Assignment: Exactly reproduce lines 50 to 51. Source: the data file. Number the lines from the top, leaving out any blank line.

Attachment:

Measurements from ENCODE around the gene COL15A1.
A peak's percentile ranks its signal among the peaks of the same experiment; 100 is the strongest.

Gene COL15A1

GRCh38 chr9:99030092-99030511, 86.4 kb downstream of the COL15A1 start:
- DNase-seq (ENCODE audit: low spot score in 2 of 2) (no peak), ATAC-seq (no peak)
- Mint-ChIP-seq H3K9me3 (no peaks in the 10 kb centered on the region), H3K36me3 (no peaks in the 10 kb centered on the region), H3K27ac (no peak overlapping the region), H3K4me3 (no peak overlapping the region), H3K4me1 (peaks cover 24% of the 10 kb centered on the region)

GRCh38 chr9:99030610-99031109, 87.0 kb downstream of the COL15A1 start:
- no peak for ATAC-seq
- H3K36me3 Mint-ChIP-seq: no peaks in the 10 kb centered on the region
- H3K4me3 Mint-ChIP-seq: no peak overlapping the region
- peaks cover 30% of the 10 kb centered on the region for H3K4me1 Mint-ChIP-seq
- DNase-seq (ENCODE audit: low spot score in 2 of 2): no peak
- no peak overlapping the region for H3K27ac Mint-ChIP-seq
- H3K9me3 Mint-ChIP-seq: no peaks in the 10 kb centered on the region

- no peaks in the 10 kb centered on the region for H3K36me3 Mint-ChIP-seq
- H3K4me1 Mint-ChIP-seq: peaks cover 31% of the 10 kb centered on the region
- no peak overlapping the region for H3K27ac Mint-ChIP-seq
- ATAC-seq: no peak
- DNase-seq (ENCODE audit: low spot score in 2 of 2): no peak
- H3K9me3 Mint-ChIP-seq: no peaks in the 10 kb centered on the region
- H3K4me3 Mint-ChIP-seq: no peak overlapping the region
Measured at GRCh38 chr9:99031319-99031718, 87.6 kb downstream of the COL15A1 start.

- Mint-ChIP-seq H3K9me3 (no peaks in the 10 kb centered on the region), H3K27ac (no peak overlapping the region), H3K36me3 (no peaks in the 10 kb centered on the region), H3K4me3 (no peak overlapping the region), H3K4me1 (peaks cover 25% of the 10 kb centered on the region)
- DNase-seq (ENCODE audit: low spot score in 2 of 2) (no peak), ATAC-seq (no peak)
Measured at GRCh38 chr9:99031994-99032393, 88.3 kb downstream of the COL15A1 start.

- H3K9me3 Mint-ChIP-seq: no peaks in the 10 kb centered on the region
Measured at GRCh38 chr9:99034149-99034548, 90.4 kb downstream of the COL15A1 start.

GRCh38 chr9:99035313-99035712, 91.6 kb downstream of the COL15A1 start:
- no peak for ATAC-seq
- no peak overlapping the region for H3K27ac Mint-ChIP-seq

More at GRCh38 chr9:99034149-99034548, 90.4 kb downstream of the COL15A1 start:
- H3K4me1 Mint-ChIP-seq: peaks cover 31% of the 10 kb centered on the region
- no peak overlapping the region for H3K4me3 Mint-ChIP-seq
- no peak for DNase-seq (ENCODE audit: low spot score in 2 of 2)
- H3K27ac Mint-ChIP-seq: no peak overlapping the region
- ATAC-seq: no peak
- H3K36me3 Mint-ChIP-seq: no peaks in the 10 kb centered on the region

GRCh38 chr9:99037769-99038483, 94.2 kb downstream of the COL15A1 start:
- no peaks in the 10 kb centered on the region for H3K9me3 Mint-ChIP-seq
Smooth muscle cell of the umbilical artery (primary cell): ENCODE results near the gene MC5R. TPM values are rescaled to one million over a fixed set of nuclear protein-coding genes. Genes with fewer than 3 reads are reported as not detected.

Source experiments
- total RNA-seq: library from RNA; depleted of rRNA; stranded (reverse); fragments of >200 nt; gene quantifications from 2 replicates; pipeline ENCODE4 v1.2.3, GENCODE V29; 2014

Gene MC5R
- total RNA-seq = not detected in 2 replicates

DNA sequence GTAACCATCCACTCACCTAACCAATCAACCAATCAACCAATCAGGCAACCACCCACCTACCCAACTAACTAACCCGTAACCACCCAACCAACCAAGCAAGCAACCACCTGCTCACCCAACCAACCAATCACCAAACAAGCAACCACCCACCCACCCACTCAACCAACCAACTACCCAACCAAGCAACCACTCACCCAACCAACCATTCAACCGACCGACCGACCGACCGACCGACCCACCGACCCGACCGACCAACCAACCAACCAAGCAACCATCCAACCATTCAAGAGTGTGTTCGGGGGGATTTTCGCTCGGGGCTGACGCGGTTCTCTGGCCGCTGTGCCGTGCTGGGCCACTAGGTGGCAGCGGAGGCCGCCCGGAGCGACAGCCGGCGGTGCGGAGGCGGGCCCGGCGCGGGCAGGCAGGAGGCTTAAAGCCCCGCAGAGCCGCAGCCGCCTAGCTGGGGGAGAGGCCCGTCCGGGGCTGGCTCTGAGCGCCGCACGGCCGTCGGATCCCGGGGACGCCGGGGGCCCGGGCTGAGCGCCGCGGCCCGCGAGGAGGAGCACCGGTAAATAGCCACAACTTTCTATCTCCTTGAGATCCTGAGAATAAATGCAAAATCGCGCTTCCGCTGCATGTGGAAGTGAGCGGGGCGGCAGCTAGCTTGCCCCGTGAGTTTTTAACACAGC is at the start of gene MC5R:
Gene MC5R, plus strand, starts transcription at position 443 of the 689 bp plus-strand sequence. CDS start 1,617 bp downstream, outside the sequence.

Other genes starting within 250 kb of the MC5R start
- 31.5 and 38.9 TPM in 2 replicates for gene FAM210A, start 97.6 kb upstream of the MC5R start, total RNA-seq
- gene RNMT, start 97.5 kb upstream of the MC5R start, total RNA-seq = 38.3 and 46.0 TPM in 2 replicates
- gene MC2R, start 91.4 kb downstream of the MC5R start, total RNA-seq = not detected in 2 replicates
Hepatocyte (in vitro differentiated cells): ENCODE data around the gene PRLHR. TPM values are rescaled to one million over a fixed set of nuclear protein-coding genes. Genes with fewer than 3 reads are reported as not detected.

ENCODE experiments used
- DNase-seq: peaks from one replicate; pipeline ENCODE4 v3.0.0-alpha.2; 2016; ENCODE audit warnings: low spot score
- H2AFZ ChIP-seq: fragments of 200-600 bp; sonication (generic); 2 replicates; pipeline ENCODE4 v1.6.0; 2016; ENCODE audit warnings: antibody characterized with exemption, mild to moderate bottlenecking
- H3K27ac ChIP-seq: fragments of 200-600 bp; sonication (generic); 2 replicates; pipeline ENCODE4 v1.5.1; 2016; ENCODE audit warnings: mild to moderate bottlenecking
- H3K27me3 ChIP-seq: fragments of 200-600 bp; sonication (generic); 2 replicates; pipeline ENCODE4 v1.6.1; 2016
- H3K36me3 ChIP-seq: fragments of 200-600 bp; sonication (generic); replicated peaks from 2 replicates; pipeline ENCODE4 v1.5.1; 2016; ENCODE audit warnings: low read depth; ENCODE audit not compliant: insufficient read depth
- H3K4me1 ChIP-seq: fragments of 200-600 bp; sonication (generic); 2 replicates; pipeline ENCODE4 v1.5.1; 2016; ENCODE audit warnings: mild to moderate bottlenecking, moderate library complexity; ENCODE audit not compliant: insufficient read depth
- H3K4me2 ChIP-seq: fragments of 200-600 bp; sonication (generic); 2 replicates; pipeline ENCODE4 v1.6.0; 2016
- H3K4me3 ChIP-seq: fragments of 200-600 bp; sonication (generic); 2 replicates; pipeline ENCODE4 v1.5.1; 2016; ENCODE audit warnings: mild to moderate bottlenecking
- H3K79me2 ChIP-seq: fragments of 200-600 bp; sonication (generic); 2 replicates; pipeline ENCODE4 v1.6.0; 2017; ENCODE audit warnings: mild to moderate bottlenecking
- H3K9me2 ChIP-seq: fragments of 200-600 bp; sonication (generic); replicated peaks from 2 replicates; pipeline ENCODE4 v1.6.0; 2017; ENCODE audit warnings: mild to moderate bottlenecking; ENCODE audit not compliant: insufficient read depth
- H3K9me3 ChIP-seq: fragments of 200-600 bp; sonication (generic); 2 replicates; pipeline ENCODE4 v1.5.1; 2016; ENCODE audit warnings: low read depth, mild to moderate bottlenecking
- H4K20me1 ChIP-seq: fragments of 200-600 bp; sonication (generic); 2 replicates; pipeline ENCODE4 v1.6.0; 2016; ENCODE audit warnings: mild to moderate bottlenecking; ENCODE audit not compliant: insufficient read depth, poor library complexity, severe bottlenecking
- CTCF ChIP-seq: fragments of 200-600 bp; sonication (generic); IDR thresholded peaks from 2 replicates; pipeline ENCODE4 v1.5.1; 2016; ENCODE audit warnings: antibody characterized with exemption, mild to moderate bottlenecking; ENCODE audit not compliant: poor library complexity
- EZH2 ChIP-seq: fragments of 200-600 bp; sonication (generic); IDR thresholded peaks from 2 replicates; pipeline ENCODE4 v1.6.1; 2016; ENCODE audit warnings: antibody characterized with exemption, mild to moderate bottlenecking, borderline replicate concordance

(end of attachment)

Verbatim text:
- gene MC2R, start 91.4 kb downstream of the MC5R start, total RNA-seq = not detected in 2 replicates
Hepatocyte (in vitro differentiated cells): ENCODE data around the gene PRLHR. TPM values are rescaled to one million over a fixed set of nuclear protein-coding genes. Genes with fewer than 3 reads are reported as not detected.